DeadpoolEditing timeline for 'Deadpool' (2016)Credit: Vashi Visuals

One beautiful, glorious day, NLEs will be able to read our minds and complete tasks without even a twitch from our tingling hands that are suffering in silence within the deepest part of the Carpal Tunnel. However, that day has yet to come, and while our hands must still participate in the editing process, keyboard shortcuts make easier work of it, especially when it comes to navigating your timeline.

In this video, Editor Vashi Nedomansky, who has worked on feature films like Sharknado 2, Gone Girl, and Deadpool, shares a really clever trick that not a whole lot of editors seem to know about, which allows you to change the height of your video and audio tracks with a simple press of a button, rather than the tedious clicking and dragging that you were probably doing before.

If the projects you typically work on are small and only require a handful of tracks for both video and audio, then shrinking track height may not be a huge issue for you. However, if you work on feature films, music videos, or even commercials, the number of tracks is going to skyrocket, and pretty soon, each one is going to appear as a tiny, near-invisible sliver on your timeline.

Vashi's solution can help you avoid having to click and drag each and every track, which, as I said before, is tedious and horrible and no one wants to do it.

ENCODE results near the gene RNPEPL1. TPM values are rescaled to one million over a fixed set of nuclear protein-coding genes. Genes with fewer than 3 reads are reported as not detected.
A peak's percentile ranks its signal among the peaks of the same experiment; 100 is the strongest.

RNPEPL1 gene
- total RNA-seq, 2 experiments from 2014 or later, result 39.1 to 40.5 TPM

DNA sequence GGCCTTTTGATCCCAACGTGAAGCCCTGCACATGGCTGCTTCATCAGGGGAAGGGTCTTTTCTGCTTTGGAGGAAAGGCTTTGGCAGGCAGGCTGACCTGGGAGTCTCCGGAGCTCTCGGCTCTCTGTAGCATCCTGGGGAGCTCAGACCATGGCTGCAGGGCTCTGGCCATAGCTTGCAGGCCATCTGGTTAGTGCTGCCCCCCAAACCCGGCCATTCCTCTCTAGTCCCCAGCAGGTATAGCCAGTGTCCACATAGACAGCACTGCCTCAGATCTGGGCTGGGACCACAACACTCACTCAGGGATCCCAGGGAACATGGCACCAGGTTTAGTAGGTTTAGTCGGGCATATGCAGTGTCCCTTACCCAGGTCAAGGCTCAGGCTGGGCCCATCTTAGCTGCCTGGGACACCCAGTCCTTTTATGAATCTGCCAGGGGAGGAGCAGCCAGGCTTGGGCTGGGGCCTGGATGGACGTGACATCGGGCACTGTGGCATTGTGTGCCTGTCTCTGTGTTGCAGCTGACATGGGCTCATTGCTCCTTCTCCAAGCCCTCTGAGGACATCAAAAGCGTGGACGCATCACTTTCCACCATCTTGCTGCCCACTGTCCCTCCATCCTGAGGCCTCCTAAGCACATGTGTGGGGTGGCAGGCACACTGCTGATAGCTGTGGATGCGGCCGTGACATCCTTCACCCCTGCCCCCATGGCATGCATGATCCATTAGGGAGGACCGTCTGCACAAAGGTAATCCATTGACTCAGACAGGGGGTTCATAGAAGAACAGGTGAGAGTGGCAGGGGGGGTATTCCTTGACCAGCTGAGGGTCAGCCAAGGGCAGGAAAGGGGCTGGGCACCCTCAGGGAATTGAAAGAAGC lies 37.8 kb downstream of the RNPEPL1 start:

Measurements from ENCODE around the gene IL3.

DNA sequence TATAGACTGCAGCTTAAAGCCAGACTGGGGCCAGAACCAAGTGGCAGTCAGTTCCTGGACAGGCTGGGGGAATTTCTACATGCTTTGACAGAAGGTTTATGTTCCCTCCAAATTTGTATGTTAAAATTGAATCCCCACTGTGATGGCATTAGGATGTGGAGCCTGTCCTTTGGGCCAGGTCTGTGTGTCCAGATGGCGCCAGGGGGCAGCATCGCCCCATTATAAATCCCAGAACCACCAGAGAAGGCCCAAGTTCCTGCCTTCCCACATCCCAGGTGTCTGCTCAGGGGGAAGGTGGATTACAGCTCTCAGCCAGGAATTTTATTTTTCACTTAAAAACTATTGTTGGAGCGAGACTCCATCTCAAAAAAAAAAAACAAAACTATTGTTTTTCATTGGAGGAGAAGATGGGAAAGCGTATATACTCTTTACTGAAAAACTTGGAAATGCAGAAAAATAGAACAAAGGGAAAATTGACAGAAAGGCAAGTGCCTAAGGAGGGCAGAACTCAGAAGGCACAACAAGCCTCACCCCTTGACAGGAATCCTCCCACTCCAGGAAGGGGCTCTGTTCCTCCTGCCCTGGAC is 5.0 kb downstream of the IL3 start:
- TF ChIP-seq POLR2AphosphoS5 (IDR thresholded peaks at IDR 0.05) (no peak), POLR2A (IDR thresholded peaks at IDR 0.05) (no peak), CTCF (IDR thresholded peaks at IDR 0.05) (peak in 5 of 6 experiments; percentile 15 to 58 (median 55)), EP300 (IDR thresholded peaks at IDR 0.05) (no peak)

Instead, you can assign shortcuts to your "1", "2", and "3" keys on your keyboard that will increase the height of your video and audio tracks in unison, as well as minimize the height of all tracks back to their smallest size to get you back to baseline.

Here's how to do it: 

  • Open up Keyboard Shortcuts.
  • Type "Increase Video Track Height" into the search bar and assign it to the "1" key.
  • Type "Increase Audio Track Height" into the search bar and assign it to the "2" key.
  • Type "Minimize All Tracks" into the search bar and assign it to the "3" key.

Super simple, right? And it's something you're going to use all the time while you're editing, so it's definitely worth a try if you're looking to become more efficient as an editor.

If you're a fan of these shortcuts, here are a few more ideas that will help you transform all of your key-combo shortcuts into "single-press" commands, which will have you editing faster in no time.

Source: Vashi Nedomansky